On Feb. 15, Black History Wikipedia and Wikidata Edit-a-Thon: York University Libraries Edit-a-thon invites community members to drop into York’s Scott Library anytime between 11 a.m. and 3 p.m. The event is a beginner-friendly editing session to improve representation in the information and data online and will focus on improving online content around the theme of “Black Love and Joy.”
This year, the Black History Edit-a-thon team has expanded with the addition of two public history placement students, from the HIST4840 class. The two students placed at York U Libraries – Leena Hussein and Alanna Brown – are involved in public outreach, co-leading the task lists of what is to be edited during the event, learning Wikidata and Wikipedia themselves to teach it to others, and facilitating in-person event and online events.
“Growing up in Canada our education system for Black history stops at the Underground Railroad and there’s so much more to Black history than that, it includes stories of Black excellence, Black agency, and Black joy, so I find that joining this placement is very important in the sense that I’m helping to bring more information to Black history that’s outside of Black struggle and enslavement,” says Brown.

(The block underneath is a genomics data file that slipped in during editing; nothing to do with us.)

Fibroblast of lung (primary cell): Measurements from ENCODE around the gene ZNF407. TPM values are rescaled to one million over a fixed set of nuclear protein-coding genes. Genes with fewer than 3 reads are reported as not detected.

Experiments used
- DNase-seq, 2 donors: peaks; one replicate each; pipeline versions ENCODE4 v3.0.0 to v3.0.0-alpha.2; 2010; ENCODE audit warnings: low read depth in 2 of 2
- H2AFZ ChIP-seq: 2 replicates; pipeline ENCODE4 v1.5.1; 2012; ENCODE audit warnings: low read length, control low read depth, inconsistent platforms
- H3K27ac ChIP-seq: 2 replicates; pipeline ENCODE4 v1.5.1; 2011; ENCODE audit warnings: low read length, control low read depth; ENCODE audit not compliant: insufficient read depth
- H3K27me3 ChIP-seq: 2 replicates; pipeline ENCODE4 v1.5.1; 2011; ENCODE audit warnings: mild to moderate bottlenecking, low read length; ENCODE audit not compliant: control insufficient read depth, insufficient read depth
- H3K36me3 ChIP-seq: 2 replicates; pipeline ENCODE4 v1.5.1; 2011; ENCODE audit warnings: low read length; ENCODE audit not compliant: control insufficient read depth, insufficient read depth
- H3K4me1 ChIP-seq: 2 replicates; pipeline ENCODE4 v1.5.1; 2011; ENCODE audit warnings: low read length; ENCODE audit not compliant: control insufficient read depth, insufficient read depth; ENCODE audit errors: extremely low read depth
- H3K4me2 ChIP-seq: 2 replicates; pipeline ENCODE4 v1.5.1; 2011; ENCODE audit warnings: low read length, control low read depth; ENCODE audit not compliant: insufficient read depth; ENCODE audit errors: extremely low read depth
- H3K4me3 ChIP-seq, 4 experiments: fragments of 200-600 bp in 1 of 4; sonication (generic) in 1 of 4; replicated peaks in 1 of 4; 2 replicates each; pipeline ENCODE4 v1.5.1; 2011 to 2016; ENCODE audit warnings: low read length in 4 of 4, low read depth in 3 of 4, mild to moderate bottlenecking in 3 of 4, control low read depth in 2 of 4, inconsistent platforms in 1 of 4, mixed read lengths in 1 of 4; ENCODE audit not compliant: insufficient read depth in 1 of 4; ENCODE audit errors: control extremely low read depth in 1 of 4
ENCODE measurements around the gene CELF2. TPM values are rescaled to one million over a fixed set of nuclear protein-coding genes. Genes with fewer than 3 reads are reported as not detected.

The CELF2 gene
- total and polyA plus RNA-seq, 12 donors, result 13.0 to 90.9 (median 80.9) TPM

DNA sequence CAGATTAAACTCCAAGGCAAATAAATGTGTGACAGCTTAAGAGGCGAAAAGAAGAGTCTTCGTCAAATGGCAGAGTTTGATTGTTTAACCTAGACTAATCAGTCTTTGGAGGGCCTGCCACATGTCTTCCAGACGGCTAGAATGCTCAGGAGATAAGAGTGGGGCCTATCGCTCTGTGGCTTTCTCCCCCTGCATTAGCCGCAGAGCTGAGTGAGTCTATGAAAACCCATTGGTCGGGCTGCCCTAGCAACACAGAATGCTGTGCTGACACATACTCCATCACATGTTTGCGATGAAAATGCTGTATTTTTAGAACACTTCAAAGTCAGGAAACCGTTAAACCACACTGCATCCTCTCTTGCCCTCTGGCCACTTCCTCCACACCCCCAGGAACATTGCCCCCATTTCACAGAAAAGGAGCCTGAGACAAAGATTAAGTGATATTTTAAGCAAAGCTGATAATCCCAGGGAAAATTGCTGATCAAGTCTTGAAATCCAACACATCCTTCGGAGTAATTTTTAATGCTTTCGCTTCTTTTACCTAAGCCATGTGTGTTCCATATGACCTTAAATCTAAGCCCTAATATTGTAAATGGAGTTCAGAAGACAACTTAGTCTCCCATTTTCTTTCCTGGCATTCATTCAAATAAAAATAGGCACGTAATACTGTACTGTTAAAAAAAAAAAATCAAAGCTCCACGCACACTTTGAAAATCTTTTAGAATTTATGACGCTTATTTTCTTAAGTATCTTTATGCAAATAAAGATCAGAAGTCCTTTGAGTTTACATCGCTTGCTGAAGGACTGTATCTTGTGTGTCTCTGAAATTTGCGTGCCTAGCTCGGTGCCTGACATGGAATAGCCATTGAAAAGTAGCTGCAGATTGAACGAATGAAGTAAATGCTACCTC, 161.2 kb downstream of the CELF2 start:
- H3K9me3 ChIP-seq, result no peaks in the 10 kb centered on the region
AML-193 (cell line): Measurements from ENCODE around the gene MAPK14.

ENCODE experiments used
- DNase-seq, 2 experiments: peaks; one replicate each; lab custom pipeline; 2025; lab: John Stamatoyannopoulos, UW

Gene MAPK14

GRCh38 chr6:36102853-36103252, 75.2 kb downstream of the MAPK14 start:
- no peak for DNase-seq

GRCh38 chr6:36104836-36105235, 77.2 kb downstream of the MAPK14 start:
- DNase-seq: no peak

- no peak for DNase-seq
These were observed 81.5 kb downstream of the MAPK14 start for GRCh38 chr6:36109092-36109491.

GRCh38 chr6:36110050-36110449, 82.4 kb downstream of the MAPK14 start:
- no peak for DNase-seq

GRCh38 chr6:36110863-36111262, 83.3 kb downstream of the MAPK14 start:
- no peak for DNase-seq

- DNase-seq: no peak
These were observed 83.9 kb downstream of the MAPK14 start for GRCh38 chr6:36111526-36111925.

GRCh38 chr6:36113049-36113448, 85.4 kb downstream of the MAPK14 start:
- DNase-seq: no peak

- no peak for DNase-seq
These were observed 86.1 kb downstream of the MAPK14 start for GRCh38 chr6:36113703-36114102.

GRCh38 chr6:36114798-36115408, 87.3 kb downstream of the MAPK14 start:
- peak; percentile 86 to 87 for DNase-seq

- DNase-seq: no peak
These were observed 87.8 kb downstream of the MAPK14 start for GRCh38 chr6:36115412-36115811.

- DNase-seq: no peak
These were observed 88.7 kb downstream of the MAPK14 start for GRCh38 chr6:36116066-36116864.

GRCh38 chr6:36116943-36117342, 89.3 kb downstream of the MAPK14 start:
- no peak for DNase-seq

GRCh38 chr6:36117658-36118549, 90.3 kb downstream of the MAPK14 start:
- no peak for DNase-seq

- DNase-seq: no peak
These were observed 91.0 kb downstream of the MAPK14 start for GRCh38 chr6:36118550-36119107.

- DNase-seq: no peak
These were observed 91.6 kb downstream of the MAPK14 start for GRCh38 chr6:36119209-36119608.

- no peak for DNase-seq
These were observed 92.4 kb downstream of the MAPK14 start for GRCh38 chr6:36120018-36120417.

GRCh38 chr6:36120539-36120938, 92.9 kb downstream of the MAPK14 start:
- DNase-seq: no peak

Hussein, partly inspired by her experience in the program, has just applied for a master’s in information science.
“We’re seeing a lack of Black spaces and if we look at platforms like Wikipedia where we have editors and people helping and corresponding daily, we see less than a percent of those people aiding in these edits who are Black,” says Hussein. “As a result of this, we see biases on these platforms where Black voices, Black events and organizations are just not seeing any visibility.”
Through this experiential education initiative, the students will gain familiarity and appreciation for open knowledge and metadata, learn how they influence the public’s interaction with history, and understand the slow and careful labour involved with producing open knowledge on important subjects.